Indiana expected to get $507 million from opioid settlement

Indiana is expected to receive $507 million as part of a multi-state agreement to settle a lawsuit against opioid distributors designed to bring relief to people struggling with addiction to the drug, officials said Wednesday,

Attorney General Todd Rokita said the settlement marks a step forward in efforts to end the opioid epidemic and provide justice to families affected by opioid addiction.

“While no amount of money will ever compensate for the loss and pain that’s resulted from the scourge of addiction across our state, this significant settlement will go a long way in preventing a crisis of this kind from ever happening again,” Rokita said.

According to the attorney general’s office, the $26 billion multi-state settlement could resolve the claims of both states and local governments across the country, including Indiana’s lawsuit against Cardinal Health, McKesson, and AmerisourceBergen.

The deal calls for drug maker Johnson & Johnson to pay up to $5 billion, in addition to billions more from the major national drug distribution companies. AmerisourceBergen and Cardinal Health are each to contribute $6.4 billion. McKesson is to pay $7.9 billion.

Indiana anticipates signing the agreement, according to the attorney general’s office, ensuring local governments will be eligible to participate. The state’s share of the settlement will be distributed among governmental agencies and local governments as mandated by a law passed by the Indiana General Assembly this spring.

Local governments currently litigating were provided the ability to opt out of the state’s opioid plan. Those local governments have the opportunity to opt back into the state’s plan within 60 days of opting out, according to the attorney general’s office.

Indianapolis, Fishers and Noblesville joined Indianapolis, South Bend, Lafayette and other municipalities last month in deciding to forgo potential payments from the lawsuits filed by Indiana’s attorney general’s office.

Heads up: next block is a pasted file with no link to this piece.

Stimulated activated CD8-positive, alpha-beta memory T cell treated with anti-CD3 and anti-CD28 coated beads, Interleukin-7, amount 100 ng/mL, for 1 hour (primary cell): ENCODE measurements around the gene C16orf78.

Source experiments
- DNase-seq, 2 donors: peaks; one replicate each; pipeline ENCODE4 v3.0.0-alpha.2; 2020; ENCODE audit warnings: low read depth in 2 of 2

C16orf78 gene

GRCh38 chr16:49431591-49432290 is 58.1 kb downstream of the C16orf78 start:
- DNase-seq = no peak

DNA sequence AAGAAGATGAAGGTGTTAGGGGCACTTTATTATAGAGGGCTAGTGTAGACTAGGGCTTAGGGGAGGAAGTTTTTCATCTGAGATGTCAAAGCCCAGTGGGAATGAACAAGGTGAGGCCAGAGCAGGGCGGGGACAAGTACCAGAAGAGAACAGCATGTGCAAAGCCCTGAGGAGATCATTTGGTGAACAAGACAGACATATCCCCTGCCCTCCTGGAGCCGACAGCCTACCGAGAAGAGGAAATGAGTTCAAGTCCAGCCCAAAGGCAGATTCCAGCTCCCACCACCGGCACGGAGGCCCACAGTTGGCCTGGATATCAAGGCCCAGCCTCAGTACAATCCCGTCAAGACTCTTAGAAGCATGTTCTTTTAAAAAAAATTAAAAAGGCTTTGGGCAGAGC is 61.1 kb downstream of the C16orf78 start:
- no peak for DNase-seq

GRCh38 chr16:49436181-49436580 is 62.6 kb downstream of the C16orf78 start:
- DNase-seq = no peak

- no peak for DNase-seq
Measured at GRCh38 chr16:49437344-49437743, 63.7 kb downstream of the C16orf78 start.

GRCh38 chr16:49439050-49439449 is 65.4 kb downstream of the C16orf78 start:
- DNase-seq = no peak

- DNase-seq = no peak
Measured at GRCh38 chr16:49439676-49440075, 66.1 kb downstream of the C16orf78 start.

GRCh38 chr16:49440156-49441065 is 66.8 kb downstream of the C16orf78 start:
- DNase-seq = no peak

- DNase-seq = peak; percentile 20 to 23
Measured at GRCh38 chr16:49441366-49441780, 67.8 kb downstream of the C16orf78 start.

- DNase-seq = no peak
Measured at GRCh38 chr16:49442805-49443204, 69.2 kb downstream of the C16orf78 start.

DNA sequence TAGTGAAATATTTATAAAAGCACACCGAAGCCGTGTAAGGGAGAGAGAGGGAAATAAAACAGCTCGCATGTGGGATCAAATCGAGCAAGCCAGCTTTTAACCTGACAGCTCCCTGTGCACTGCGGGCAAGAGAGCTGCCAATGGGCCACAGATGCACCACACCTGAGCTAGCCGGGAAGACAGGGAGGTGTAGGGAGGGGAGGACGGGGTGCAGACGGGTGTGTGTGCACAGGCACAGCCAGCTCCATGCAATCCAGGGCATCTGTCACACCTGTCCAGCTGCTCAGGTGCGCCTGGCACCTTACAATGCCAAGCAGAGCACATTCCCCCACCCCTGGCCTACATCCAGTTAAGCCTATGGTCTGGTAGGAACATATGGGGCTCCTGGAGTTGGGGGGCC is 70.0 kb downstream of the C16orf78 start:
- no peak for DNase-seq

About half of Indiana’s cities and counties have filed lawsuits against opioid manufacturers, distributors and dispensers, seeking to recover funds they have spent on police, fire, treatment programs and prevention in response to opioid abuse.

Those municipalities sued more opioid-related companies than the state did and some have said they believe they’ll get better settlements on their own. Indianapolis, for example, sued 20 companies.

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4 thoughts on “Indiana expected to get $507 million from opioid settlement

  1. Will any of this money go directly to those people who died or were drugged out for 10 years. The misuse of these drugs was mind boggling. How many of the doctors who over-prescribed these drugs will face jail time or financial penalties?

  2. The AMA is culpable in this as well. A lot of physicians were just treating patients as directed by AMA- treating pain… Hell, anyone over 35 has pain to some degree and the industry armed to the teeth with pharma reps was out pushing it in full force. This is what you get when you allow pharma companies to use government-funded research only to sell patent protective products for financial gain.

    On another note- Pharma DTC ads should be banned. Patients should never be walking in asking for product “X” because they saw it on tv.

  3. I hope the AG realizes that this money needs to go to providing lifesaving resources to those with SUD. No more families should have to bury loved ones.

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